Association between change in sleep duration and posttraumatic stress symptoms in natural disaster victims: the mediating role of resilience

Sun Young Kim, Soo In Kim, Weon Jeong Lim

Research output: Contribution to journalArticlepeer-review

1 Scopus citations

Abstract

Objective: This study investigated the association between changes in sleep duration after disaster and post-traumatic stress disorder (PTSD) symptoms and the mediating role of resilience on the association. Methods: Data were collected from 2951 Korean adults who were victims of a natural disaster and did not have any mental or medical illnesses before the event. They completed a long-term survey on changes in life for disaster victims using computer-aided personal interviews. Changes in sleep duration before and one month after experiencing a disaster were assessed using a self-reported questionnaire. Resilience levels and PTSD symptoms were measured using the Brief Resilience Scale and the Impact of Event Scale – Revised, respectively, and more than 33 of the IES-R score items were defined as significant PTSD symptoms. Multivariate logistic regression was used to examine the associations between changes in sleep duration and PTSD symptoms. Additionally, mediating studies were conducted to identify the role of resilience on the association. Results: Compared with participants without significant PTSD symptoms, those with PTSD symptoms were more likely to be older and female (group without significant PTSD symptom: mean age = 56.12 ± 18.70 years, female sex = 49.24%; group with significant PTSD symptoms: mean age = 60.88 ± 15.66 years, female sex = 59.52%). Compared with disaster victims without changes in sleep duration, those who had shorter sleep duration after disaster had a higher risk of significant PTSD symptoms (OR = 2.89, 95% Cl = 2.31–3.62, p < 0.001). In the mediating study, resilience level significantly mediated the relationship between reduced sleep duration and PTSD symptoms (direct effect: β = 0.208, 95% Cl = 0.166–0.250, p < 0.001; indirect effect: β = 0.007, 95% Cl = 0.002–0.011, p < 0.001; total effect: β = 0.215, 95% Cl = 0.173–0.257, p < 0.001). Conclusion: This study revealed that individuals with reduced sleep duration after disaster had a higher risk of PTSD symptoms, while those with increased sleep duration did not. In addition, mediating effects of resilience level on the relationship between reduced sleep duration and significant PTSD symptoms were observed.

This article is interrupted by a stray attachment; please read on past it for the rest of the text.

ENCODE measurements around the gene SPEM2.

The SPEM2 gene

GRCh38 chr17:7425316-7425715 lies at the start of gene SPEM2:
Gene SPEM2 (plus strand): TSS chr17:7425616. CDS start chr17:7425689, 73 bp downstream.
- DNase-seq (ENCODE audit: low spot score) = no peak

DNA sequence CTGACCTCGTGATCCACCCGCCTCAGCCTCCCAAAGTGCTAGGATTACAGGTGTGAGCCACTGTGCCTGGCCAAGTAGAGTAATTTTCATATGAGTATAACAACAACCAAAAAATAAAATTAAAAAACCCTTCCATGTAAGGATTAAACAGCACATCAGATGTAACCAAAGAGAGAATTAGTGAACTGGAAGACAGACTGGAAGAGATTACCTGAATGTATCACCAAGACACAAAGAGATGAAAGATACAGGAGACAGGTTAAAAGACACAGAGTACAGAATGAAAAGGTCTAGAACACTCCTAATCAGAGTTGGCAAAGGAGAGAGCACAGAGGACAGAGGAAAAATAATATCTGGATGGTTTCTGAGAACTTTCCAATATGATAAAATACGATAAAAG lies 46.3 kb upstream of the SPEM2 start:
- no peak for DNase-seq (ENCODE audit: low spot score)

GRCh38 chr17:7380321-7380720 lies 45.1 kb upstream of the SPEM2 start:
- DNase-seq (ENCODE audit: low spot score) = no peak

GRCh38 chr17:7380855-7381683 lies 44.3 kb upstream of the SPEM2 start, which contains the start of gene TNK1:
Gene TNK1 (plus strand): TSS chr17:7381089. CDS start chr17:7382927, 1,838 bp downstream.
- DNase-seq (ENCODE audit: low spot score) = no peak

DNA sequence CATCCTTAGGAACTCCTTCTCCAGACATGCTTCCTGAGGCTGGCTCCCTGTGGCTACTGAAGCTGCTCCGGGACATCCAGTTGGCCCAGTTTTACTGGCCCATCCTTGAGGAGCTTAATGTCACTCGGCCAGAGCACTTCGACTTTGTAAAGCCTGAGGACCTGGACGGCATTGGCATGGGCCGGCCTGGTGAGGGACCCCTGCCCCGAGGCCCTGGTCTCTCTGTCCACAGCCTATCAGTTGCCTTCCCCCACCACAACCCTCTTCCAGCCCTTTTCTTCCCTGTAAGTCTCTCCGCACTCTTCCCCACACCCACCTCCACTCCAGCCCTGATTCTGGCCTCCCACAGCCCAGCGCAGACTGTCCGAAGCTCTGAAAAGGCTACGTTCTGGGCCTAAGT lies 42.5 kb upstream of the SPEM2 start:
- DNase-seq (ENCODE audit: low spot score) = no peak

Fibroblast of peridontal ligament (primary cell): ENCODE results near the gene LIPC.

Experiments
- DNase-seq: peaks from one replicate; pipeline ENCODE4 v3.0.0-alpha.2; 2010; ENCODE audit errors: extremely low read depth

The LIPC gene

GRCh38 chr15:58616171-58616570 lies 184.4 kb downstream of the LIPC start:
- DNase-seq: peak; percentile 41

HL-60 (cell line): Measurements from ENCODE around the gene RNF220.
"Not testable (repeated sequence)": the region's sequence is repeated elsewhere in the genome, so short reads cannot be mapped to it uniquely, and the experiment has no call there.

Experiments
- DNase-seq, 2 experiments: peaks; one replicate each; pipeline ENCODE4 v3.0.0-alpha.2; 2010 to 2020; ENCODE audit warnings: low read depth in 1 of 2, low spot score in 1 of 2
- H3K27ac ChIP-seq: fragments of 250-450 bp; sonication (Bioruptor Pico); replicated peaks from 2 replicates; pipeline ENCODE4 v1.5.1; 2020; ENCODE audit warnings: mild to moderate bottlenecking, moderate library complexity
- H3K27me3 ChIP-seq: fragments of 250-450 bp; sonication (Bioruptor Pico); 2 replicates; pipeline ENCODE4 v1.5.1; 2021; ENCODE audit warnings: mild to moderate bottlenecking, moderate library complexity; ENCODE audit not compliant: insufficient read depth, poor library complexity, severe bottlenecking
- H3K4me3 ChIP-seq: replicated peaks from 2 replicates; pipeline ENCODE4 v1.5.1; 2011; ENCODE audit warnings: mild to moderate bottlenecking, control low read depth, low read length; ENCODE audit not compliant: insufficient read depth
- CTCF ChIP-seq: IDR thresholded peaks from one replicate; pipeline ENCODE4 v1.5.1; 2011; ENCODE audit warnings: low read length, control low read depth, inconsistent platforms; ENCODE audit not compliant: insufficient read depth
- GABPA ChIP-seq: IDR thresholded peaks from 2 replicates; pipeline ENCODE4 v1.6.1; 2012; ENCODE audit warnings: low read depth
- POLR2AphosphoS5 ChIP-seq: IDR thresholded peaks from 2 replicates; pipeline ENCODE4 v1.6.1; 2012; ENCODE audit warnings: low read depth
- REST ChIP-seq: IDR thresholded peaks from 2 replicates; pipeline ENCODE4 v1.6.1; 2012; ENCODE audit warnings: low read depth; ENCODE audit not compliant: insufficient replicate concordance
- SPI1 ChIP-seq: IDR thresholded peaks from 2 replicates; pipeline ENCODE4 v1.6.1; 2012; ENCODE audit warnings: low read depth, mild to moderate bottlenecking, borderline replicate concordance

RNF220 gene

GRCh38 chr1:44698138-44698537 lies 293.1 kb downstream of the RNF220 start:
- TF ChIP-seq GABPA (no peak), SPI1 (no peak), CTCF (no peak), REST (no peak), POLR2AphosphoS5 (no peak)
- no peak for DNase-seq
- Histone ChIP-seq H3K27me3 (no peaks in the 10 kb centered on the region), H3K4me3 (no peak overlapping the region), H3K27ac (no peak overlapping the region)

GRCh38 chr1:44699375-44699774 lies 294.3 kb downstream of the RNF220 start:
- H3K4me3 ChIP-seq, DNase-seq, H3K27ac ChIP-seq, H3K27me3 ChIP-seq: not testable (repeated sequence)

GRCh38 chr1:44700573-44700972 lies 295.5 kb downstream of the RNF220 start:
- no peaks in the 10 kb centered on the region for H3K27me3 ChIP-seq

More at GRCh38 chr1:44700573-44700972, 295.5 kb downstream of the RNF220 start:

Original languageEnglish
Pages (from-to)110-116
Number of pages7
JournalSleep Medicine
Volume82
DOIs
StatePublished - Jun 2021

Keywords

  • PTSD
  • Resilience
  • Sleep duration

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